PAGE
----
That statement eloquently illustrates the current problem -- reflecting
the apparent view of the current (unelected, interim) board that they are
authorized to promulgate policy directives that somehow bind internet
stakeholders. This is an illegitimate, top down view of the ICANN Board's
role -- not authorized by the White Paper or even by the current Bylaws or
MOU with the US Government. 

Properly understood and implemented, the ICANN Bylaws contemplate policy
formulation by open supporting organizations, with a minimal role for a
Board, whose major task is to facilitate the consensus- generating
process.  Consent of the governed is to come from an as yet unheld
election process, from the consensus in the stakeholder communities
(reflected in SO deliberations) and from bilateral contracts between ICANN
and those asked to implement any resulting policies. 

We are experimenting with the very nature of the social contract, online. 
The White Paper process clearly generated a consensus that any policy
standards (aka governance) should emerge (that's the meaning of bottom up)
from an open dialogue among stakeholders. Because the net thrives on
diversity, we should "standardize" (aka harmonize) rules only when there
is widespread agreement among those who must follow the rules. In that
context, it is decidedly NOT the case that "consent of the governed" -- or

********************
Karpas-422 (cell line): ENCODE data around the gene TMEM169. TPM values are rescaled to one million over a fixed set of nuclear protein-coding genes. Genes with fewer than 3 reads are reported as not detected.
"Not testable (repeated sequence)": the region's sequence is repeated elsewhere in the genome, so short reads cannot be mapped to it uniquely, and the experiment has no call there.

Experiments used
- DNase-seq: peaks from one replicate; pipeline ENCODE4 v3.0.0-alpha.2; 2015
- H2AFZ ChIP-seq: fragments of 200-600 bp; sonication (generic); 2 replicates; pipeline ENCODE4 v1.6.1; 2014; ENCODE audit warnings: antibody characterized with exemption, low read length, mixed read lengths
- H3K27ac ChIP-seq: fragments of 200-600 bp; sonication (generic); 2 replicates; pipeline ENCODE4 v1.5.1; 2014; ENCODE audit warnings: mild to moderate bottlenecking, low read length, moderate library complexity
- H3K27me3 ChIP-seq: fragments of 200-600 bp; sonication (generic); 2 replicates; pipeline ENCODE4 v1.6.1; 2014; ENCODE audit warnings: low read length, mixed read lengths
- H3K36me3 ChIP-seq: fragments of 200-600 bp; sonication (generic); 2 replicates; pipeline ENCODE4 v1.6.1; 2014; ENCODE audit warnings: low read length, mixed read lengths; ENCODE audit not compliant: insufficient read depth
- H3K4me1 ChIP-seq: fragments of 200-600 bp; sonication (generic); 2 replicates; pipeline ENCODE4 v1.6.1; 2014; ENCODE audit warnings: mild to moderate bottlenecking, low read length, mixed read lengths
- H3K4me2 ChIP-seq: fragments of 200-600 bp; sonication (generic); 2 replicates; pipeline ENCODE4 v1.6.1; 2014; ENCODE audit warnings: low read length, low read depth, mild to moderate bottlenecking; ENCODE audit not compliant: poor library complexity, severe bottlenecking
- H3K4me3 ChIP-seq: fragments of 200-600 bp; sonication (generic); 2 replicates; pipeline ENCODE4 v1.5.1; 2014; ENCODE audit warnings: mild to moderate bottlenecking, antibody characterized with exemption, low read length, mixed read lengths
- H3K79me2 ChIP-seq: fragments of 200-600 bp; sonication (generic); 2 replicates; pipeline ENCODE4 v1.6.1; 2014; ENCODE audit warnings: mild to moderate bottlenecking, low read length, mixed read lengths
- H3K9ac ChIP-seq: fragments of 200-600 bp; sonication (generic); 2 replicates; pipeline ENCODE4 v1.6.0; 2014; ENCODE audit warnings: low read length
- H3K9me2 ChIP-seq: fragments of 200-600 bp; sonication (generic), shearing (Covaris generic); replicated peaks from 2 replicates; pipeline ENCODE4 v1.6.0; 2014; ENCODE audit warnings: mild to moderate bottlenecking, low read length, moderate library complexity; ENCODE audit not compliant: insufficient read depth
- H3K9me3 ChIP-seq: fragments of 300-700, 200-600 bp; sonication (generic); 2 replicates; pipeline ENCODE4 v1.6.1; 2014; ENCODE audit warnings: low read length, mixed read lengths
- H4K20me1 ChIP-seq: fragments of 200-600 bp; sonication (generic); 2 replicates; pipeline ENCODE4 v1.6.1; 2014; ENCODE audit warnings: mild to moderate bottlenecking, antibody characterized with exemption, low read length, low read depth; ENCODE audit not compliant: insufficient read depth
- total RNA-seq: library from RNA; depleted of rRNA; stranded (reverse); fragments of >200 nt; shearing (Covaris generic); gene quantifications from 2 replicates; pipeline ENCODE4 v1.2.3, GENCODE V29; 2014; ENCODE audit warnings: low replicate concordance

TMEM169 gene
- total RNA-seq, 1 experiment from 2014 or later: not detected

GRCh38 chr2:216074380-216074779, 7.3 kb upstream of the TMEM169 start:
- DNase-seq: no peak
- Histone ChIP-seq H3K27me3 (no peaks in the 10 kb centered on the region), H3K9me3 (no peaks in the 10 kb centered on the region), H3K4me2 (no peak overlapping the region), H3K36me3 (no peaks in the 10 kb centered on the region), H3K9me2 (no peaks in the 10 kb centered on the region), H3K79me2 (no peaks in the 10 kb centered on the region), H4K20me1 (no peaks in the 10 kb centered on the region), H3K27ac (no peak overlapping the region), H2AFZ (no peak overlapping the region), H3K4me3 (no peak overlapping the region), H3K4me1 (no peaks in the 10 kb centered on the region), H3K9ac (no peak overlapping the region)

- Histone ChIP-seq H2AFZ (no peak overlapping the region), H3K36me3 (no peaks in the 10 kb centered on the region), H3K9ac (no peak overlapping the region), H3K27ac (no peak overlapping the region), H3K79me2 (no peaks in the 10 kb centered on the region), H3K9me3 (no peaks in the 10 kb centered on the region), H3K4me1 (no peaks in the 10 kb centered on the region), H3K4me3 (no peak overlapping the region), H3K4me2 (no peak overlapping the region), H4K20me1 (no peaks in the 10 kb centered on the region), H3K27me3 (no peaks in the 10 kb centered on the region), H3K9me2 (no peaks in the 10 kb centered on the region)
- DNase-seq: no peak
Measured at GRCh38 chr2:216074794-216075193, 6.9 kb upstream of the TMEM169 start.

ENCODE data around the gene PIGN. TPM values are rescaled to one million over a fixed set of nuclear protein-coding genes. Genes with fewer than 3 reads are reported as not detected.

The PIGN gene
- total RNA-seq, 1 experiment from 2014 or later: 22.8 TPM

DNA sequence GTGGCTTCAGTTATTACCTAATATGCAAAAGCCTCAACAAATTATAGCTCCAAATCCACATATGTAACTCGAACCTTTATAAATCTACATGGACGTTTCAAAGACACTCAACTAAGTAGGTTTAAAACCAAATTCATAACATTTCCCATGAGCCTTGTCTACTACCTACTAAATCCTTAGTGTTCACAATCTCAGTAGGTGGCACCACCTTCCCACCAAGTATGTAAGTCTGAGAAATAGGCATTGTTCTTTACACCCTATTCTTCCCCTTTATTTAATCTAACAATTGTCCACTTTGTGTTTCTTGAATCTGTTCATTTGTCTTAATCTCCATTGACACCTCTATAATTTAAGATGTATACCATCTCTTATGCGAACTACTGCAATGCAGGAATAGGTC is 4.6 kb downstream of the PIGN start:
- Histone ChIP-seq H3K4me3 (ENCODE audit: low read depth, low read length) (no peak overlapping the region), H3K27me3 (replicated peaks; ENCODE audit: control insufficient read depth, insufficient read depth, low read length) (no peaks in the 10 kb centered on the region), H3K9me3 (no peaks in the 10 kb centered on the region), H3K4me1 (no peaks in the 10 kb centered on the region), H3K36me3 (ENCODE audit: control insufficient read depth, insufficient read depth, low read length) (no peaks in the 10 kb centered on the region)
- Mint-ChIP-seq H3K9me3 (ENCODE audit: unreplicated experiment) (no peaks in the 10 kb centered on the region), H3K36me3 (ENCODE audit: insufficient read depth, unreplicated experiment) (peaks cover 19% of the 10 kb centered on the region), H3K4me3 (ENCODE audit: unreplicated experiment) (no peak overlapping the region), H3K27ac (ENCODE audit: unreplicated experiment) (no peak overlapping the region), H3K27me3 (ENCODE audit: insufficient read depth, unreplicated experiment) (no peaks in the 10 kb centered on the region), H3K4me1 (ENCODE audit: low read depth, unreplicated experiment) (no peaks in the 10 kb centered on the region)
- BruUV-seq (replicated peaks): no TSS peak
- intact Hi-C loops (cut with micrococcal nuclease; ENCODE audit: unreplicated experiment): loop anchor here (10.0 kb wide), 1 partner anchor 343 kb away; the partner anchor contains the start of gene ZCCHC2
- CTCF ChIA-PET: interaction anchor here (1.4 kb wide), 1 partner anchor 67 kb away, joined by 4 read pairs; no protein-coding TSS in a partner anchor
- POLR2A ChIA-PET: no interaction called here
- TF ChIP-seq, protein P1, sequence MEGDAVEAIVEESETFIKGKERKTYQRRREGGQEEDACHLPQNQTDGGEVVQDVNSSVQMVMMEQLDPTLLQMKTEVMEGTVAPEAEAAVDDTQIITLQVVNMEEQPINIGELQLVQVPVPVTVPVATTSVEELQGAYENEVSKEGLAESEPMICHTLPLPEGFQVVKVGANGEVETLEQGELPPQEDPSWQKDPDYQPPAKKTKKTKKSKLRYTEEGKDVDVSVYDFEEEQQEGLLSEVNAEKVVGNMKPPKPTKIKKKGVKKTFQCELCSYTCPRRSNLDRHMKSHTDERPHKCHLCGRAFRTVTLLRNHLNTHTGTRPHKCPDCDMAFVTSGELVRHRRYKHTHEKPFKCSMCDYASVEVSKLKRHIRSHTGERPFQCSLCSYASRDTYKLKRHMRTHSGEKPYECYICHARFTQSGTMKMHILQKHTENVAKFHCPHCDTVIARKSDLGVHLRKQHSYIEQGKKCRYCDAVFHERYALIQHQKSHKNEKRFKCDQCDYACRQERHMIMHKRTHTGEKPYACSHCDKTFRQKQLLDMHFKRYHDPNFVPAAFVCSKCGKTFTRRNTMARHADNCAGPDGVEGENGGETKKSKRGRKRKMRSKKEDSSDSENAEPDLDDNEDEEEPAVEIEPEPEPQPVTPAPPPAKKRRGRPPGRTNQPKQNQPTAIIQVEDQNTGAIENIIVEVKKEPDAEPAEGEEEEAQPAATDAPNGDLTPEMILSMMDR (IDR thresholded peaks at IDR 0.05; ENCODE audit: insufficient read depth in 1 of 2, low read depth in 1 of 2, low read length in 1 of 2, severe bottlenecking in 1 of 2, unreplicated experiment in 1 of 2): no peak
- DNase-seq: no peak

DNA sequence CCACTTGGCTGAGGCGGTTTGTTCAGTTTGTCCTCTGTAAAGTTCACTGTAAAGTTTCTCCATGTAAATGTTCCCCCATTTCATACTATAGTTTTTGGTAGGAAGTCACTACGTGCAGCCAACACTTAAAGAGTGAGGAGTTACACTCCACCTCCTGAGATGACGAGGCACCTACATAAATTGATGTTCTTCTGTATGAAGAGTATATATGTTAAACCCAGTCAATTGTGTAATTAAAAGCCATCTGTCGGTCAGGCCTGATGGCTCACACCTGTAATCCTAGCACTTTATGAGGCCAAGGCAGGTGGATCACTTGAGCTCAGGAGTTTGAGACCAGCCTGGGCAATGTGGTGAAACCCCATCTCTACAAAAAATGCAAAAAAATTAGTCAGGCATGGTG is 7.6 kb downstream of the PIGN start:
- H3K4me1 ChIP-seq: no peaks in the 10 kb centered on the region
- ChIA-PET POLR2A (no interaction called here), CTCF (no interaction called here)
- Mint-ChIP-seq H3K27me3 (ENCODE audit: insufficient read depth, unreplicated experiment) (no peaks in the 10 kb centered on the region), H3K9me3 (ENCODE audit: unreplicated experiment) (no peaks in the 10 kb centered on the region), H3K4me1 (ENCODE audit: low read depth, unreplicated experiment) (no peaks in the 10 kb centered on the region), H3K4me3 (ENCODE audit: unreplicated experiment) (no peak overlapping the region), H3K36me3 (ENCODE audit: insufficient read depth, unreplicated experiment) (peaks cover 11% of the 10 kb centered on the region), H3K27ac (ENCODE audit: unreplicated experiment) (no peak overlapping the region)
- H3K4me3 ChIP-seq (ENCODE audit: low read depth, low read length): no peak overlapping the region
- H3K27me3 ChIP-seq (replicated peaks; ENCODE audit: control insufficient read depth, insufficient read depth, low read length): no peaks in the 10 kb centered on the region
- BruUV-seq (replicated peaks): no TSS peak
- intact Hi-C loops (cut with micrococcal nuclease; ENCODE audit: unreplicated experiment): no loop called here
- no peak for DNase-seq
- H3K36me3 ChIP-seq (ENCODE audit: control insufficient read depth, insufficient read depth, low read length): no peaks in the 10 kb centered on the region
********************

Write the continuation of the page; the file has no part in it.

any legitimacy -- can stem from allowing a public gripe session before the
Board goes into secret session and takes the view that the ABSENCE of
agreement among stakeholders (aka consensus and contracts freely entered
into among willing parties) gives it a license to decide important policy

David Johnson


[Dyson's reply is at <>.]

Date: Fri, 11 Jun 1999 13:46:46 -0400
From: James Love <>
To: David Farber <>

June 11, 1999

                         Ralph Nader
                         P.O. Box 19312
                         Washington, DC 20036
                         James Love
                         Consumer Project on Technology
                         P.O. Box 19367, Washington, DC 20036

Esther  Dyson 
Internet Corporation for Assigned Names and Numbers

Dear Ms Dyson,

Could you tell us the scope of internet governance issues that the
Internet Corporation for Assigned Names and Numbers (ICANN) aspires to
address?  For example, does ICANN seek to make any decisions regarding
allocation of trademark rights to those who seek domain names?  And
will ICANN use its control over root name servers to block access to
any IP address or domain name for any reason?  If so, could you give
us an idea of what those reasons might be, and how those decisions
will be made, and what legal recourse persons would have regarding
ICANN decisions?

Also, does ICANN seek the authority to levy fees on the use of domain
names?  If so, what are the legally binding limits on the use of funds
from those fees by ICANN?  Under any circumstances will the ICANN be
permitted to use these funds to promote public policy objectives on
broader internet governance issues?

Finally, is ICANN's interim board making substantive policy decisions,
before a membership is in place?  If so, can you explain how this
start-up procedure is justified given the terms of your agreement with
the United States government?

You are known for being meticulous.  We await your specific replies to
these questions.

Thank you.


Ralph Nader             James Love

James Love, Director, Consumer Project on Technology
I can be reached at, by telephone 202.387.8030,
by fax at 202.234.5176. CPT web page is


----- End forwarded message -----